A new popular vision of holidaying - where home is simply displaced to familiar places in the sun - increasingly defines much of what it is to be British. Paul Stump tries to keep up
The 'New Brit', a term used - maybe coined by - Jonathan Meades, is everywhere and is quasi- Procrustean - he/she/it is a form that can be moulded into any shape. Almost. For there are parameters, there's an event horizon, there's a physics in the way.
So let's investigate what is constant about New Brits; let's bother with the outer limits later and concentrate on the centre that holds.
The New Brit, as was calamitously testified by the recent shamefaced sneaking-out of figures suggesting another plunge in the numbers of pupils studying foreign languages, doesn't do Abroad, and is making sure that his offspring do it even less than he does. No - that's unfair, he does Abroad, but only an anglophone Abroad, which of course isn't really Abroad at all. It's home. Even better, it's home as we want home to appear.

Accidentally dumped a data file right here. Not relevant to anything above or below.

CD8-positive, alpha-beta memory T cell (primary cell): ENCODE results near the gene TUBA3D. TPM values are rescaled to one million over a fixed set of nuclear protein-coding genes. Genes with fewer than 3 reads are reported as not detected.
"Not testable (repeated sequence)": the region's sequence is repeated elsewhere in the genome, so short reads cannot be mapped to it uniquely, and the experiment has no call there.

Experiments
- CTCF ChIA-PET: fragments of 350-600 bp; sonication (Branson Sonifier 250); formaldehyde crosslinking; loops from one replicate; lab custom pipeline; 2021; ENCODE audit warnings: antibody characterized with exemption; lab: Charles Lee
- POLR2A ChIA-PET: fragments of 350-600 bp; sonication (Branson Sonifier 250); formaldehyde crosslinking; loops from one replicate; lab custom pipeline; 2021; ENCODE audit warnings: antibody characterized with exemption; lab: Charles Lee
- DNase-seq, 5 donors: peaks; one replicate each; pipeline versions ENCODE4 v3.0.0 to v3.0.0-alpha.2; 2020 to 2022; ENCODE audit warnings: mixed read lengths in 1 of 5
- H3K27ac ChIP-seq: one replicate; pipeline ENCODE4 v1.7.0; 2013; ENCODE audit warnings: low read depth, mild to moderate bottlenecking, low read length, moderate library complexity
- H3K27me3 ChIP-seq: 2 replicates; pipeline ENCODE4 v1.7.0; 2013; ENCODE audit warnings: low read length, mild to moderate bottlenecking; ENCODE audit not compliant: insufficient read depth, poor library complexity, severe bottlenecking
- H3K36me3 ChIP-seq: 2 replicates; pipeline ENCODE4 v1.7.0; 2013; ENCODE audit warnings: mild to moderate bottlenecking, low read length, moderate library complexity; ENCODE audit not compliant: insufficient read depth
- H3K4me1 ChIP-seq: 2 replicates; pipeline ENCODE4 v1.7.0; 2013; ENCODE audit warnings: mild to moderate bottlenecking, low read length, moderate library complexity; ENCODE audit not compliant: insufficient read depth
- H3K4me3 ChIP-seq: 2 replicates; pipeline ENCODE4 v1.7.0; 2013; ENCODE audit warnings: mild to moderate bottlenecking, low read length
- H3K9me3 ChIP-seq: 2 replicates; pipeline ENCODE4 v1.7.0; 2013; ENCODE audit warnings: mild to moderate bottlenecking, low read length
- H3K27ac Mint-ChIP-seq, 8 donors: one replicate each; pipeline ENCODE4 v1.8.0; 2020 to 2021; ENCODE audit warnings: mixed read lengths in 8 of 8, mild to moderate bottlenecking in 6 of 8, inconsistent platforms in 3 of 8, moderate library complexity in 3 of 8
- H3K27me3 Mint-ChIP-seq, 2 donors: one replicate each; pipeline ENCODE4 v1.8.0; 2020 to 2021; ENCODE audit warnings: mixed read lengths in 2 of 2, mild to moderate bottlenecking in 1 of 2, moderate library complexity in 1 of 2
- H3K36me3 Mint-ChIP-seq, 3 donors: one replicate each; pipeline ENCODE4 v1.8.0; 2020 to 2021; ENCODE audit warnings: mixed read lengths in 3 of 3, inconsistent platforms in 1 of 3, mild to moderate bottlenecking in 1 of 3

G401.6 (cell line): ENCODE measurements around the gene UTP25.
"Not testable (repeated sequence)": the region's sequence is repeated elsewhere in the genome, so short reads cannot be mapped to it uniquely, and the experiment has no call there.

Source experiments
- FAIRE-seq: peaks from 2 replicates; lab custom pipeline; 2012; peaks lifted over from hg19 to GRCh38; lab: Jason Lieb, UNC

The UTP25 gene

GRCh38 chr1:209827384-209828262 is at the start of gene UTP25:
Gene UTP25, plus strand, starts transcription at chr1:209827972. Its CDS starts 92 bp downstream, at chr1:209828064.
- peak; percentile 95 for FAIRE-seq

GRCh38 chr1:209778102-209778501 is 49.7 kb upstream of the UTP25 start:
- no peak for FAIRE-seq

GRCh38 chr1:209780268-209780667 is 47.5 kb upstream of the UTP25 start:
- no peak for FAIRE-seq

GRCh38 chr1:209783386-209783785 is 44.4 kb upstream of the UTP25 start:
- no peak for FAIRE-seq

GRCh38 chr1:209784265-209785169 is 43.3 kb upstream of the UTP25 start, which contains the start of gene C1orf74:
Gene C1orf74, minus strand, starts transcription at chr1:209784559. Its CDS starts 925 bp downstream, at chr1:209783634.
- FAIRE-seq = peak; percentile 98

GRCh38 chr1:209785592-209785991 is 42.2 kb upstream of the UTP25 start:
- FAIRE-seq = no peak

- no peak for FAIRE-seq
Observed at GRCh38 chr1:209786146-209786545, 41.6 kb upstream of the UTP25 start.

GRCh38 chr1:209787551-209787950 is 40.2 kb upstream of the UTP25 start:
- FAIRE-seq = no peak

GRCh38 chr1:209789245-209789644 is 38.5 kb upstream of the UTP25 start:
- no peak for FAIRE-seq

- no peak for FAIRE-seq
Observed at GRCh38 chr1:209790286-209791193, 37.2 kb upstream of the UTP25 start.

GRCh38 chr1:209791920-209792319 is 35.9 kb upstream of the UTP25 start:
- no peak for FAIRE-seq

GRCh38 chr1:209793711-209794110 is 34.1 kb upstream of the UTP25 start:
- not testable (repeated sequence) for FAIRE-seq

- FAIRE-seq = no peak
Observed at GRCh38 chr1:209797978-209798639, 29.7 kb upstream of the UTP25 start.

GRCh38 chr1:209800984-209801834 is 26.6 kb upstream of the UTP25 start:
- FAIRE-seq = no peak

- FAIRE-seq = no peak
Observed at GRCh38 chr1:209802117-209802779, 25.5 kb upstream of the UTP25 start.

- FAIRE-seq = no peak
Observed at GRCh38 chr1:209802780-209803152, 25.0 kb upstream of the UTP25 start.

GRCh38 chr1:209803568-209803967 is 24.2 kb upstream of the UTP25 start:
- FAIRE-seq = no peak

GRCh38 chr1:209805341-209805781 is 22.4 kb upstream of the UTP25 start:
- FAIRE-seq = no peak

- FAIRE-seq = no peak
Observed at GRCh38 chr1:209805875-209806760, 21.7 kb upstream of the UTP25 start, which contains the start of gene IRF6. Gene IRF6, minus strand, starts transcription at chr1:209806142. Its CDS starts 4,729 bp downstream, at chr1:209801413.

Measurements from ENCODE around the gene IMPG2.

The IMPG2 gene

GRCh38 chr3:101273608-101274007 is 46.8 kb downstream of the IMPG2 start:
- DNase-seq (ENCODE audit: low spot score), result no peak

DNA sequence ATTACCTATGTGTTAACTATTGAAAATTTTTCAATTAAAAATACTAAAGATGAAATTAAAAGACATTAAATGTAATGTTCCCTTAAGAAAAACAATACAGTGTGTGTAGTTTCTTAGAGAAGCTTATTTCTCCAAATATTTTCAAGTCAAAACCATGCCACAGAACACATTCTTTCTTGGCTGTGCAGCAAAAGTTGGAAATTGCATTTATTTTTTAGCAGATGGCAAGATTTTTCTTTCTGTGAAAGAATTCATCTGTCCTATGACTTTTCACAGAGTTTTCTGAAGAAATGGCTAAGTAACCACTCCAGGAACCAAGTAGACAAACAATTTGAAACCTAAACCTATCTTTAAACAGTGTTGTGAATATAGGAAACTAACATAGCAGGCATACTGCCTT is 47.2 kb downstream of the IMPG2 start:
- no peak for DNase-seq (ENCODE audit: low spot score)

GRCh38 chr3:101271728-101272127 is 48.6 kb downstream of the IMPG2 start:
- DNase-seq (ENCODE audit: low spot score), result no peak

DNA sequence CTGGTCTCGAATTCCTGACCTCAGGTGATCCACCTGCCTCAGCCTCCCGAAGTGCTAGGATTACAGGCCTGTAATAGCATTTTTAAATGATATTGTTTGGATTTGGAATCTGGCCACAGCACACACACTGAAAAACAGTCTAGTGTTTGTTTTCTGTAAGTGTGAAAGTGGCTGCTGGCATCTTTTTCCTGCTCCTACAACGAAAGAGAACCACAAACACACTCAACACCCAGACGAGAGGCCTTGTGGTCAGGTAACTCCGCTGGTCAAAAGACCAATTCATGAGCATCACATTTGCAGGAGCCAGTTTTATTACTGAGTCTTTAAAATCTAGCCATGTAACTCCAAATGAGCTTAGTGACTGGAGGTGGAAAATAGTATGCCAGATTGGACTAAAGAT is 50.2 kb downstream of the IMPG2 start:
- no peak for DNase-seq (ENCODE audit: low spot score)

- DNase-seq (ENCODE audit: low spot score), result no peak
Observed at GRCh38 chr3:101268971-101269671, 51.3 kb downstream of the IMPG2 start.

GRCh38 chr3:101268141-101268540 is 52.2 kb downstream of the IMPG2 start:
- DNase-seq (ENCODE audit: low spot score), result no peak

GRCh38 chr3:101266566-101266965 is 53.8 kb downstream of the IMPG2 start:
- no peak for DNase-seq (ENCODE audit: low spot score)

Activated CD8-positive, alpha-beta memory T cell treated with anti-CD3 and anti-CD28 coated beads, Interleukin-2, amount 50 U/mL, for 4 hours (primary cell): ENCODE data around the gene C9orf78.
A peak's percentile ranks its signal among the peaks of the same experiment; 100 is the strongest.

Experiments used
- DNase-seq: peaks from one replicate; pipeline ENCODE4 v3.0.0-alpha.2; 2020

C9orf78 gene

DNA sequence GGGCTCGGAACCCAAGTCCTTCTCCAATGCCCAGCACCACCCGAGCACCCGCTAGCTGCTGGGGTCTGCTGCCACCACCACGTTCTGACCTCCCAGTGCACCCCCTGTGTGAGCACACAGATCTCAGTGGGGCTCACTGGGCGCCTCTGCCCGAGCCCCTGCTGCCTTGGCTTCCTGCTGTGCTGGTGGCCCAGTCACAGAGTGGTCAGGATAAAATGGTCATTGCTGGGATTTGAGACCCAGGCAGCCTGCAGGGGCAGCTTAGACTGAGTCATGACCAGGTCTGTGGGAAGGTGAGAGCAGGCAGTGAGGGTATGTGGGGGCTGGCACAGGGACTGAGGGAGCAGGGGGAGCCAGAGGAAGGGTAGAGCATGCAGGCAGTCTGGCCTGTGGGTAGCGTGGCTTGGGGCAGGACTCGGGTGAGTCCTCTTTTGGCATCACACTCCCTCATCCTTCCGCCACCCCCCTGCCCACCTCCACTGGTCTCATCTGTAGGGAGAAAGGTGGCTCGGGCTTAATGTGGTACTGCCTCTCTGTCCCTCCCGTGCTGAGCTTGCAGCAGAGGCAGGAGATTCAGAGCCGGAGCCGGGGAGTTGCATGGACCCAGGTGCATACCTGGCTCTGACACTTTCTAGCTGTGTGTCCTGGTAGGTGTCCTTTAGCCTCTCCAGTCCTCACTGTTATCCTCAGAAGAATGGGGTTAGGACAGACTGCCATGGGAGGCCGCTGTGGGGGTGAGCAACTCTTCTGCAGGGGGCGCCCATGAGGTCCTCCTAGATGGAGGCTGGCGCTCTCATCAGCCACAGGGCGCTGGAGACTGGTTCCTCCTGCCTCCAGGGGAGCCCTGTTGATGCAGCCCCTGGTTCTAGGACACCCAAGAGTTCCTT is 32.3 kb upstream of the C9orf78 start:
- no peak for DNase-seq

Go to any pub in the United Kingdom. Anywhere, from the Bull's Head in Craswall on an old sheep drover's track across the Black Mountains to the Shipwright's Arms, a squat lonely inn on the grey-green estuarial marshes near Faversham, Magwitch country. Go to dosser's pubs in Aberdeen or roadhouses on the Hog's Back (ah, the Sunday grills of Surrey), yob yachtsmen's watering holes in Burnham-on-Crouch, tall sad old piles where the Catford dealers go. You'll hear the same.
Holidays are only discussed - or 99% of the time, save for the poncey old bag who goes on about Puerto Pollenca - when they have been taken in the US or below Capricorn in Tri-Nations territory, amongst Boks, Ockers and Kiwis.
On and on they go. The food - quantity not quality, always. The sun - you can't beat it. The cars, always the cars - they feel like they're in Clarksonia. Nobody ever discusses a train journey, or a walk (unless it involved a fight, or the threat of one) in any of these countries.